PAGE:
Dad’s Skillet Dinner keeps the kids going when Mom’s not around
By Mark Rutledge
Saturday, June 9, 2018
My wife is a fantastic cook. She's done so well over the years at providing a wide variety of meals for our daughters that they expect the same kind of service even when she’s away from home.
It is during those lean-table times when my children will actually call upon dear old Dad to come through and whip up one of his tried-and-true recipes.
I know one or two dads who are the primary cooks for their families. The rest of us have three or four go-to meals. Two of mine are regulars on the weekend breakfast circuit. The other is a surefire cleaner-outer.
My buddy Joe Talbert taught me the secrets to making good pancakes: Always buy the cheap brand that requires only water. The mix that calls for an egg never turns out good. And that recipe printed on the Bisquick box ought to be against the law.
Leave the batter completely wet but not quite soupy. Let it stand for about 10 minutes and cook on a buttered griddle.
My girls are still taking chocolate chips in their pancakes. For Sharon and me, its blueberries, apple slices, and toasted pecans sprinkled with cinnamon. They are to die for.
Speaking of near-death experiences, I learned to cook oatmeal about 10 years ago during a bout with high cholesterol. My numbers came down, but it was the fish oil that did it, not the oatmeal. I could never cut back on the heaping chunk of butter that allows oatmeal to become magical.
Another secret to great oatmeal is using only the old-fashioned Quaker brand. You can save about a dollar with a lesser brand, but don't. One can get away with buying generic sugar. Oatmeal is different.
While the oatmeal simmers on the stove, I add a pinch of salt, dried cranberries, and apple slices, stirring often. At slightly soupy, pour it into a bowl over a tablespoon of brown sugar and a chunk of real butter. Add fresh blueberries, toasted pecans, and a heavy sprinkle of cinnamon.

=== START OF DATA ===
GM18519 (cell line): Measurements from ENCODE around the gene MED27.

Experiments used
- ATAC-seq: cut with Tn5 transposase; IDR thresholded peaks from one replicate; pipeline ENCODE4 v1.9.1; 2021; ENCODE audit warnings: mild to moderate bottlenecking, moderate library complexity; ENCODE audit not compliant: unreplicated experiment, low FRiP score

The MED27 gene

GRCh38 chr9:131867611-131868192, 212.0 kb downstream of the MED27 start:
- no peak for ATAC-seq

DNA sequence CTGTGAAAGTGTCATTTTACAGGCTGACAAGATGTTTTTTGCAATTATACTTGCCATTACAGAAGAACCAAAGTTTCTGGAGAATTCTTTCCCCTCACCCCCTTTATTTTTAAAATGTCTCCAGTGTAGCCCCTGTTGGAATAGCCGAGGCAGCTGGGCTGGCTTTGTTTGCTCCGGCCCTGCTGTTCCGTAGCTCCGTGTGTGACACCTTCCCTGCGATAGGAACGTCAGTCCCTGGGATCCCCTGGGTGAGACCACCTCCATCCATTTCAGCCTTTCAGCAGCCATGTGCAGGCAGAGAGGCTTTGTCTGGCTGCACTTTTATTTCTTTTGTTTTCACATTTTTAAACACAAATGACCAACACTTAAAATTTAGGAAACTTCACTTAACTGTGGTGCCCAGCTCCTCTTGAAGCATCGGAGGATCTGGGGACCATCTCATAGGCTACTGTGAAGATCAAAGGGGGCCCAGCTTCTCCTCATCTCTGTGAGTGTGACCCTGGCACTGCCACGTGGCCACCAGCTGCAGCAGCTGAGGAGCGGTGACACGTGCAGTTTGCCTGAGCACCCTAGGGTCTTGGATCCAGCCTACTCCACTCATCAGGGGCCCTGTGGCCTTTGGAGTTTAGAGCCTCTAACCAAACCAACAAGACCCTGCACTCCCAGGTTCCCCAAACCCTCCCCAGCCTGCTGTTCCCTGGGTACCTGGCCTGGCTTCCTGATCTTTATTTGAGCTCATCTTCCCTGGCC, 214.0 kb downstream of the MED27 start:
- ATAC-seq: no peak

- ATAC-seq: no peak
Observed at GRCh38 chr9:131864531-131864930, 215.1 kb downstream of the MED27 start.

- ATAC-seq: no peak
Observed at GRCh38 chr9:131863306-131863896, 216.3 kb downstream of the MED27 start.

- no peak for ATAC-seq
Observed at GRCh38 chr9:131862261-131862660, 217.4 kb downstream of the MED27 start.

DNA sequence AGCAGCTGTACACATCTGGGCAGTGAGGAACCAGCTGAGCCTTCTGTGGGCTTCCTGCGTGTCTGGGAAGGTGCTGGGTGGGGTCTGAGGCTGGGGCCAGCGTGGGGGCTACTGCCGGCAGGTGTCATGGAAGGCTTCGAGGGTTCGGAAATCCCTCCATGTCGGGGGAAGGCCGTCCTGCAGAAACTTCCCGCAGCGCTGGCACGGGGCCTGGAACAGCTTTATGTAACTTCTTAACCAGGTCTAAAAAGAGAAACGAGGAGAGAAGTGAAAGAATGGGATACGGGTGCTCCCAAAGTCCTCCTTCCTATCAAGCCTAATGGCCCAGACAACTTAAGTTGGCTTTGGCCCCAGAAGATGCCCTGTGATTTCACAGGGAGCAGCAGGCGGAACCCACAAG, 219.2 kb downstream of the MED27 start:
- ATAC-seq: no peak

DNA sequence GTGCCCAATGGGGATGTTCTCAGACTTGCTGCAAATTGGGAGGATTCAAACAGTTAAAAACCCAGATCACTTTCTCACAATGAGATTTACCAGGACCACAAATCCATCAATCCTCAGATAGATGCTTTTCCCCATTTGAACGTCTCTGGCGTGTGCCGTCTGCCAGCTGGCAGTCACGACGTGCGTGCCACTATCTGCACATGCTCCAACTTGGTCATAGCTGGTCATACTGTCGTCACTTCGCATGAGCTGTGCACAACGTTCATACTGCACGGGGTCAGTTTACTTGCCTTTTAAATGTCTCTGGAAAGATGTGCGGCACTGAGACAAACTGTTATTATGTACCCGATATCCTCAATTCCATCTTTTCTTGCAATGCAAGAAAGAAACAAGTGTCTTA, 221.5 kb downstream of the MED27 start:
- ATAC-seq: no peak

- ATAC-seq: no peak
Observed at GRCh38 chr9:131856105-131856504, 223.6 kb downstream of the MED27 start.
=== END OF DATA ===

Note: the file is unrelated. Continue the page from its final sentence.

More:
If you wash down my oatmeal with anything other than strong, black coffee, you’re making a mistake.
My signature supper dish is called Skillet Dinner. It has healing qualities and the girls love it. Their mother has never added it to her list of family meals, but that's OK. Jealousy is a bitter ingredient.
I learned to cook Skillet Dinner when I moved out of my own mother’s house. I wasn’t sure my digestive system would stand the shock of being forced to function without it.
Start by browning close to a pound and a half of ground round or chuck with salt, pepper, and a small, sweet onion, diced. Drain the grease and pour in a can of stewed tomatoes and two cans of Bush's Best Original Baked Beans. There are other brands, but (see rules of oatmeal above).
Add two tablespoons of regular mustard, then stir and let simmer for about 10 minutes. Serve with hot sauce and saltine crackers on the side.
You will want a second helping, but be careful. Mothers of an earlier generation would give their children a weekly dose of castor oil just to keep them “active.” My mom served Skillet Dinner.
It’s a blast from the past that tastes good going down.
Contact Mark Rutledge at firstname.lastname@example.org or like him on Facebook at Mark Rutledge Columns.